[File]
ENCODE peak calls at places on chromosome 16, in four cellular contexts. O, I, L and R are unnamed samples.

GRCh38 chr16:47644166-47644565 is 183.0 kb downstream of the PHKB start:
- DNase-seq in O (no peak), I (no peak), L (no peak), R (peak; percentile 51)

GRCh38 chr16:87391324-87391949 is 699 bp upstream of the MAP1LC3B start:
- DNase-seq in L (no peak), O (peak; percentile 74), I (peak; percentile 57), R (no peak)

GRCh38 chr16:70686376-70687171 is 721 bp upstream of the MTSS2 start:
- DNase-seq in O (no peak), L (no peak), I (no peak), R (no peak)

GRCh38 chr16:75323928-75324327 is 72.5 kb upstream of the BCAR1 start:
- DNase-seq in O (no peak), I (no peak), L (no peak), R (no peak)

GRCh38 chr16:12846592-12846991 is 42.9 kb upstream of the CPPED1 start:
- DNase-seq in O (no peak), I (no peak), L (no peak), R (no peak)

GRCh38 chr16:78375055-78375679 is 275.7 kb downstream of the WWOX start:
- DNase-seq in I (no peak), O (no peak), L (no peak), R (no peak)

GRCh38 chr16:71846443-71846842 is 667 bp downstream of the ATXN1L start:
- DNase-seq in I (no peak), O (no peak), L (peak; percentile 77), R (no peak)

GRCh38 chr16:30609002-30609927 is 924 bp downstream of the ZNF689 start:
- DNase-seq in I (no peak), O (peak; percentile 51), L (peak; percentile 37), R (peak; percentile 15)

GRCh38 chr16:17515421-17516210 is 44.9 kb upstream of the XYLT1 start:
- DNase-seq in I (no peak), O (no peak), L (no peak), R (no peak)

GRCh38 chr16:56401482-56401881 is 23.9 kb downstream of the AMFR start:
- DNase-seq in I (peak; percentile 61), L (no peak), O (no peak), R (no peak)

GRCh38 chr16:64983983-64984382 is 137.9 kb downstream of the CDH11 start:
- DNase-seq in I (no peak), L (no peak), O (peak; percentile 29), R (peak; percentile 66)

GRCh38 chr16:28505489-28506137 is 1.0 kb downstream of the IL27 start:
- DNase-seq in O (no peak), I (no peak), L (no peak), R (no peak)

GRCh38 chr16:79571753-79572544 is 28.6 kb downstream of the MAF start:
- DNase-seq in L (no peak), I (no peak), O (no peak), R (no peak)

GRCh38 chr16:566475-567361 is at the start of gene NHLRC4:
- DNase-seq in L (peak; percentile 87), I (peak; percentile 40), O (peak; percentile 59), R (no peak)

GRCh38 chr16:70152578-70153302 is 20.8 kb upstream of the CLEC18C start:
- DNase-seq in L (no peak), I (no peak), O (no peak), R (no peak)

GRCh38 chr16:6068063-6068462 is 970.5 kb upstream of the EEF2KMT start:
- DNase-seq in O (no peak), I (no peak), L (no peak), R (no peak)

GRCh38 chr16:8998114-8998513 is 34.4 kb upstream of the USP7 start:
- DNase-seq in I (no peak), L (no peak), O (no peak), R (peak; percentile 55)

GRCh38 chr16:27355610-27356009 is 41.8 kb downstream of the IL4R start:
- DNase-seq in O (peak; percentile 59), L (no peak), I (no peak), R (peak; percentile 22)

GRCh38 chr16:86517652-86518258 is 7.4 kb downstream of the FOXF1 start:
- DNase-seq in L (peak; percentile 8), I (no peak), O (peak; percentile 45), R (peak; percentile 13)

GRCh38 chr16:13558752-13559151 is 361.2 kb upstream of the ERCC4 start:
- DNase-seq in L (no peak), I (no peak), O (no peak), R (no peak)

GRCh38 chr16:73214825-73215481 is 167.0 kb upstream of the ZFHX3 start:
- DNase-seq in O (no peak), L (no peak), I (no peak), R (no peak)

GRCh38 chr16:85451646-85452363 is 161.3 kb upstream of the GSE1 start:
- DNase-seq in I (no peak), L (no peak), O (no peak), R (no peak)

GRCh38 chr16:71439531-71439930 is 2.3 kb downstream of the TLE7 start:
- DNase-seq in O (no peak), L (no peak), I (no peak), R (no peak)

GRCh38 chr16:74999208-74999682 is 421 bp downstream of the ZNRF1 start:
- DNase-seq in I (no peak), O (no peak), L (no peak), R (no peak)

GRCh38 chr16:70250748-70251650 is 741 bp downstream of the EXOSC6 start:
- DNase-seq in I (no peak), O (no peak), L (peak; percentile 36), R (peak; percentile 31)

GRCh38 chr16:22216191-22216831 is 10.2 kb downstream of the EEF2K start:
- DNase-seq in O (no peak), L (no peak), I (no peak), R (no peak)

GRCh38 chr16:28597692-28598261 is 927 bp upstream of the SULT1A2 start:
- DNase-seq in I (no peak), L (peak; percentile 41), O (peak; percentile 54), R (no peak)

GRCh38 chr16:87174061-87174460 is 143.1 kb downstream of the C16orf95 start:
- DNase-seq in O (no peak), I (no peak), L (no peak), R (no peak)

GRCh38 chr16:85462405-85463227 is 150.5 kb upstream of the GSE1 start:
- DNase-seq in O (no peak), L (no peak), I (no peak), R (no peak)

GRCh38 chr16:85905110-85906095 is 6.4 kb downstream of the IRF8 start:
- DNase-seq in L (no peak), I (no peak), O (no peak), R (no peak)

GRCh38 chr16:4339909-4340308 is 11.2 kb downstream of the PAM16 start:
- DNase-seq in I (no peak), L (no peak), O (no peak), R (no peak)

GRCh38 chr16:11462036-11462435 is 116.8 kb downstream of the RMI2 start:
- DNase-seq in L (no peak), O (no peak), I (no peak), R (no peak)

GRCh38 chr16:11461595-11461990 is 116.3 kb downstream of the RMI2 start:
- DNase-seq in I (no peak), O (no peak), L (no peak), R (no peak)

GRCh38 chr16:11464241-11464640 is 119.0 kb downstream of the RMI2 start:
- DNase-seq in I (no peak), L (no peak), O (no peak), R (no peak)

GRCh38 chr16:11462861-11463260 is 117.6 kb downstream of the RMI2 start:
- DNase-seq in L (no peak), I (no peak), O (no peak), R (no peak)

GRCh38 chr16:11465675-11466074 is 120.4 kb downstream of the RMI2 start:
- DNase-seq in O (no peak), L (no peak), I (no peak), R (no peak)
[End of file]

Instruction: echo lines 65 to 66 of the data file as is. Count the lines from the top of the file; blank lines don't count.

- DNase-seq in L (no peak), O (no peak), I (no peak), R (no peak)

GRCh38 chr16:11461595-11461990 is 116.3 kb downstream of the RMI2 start: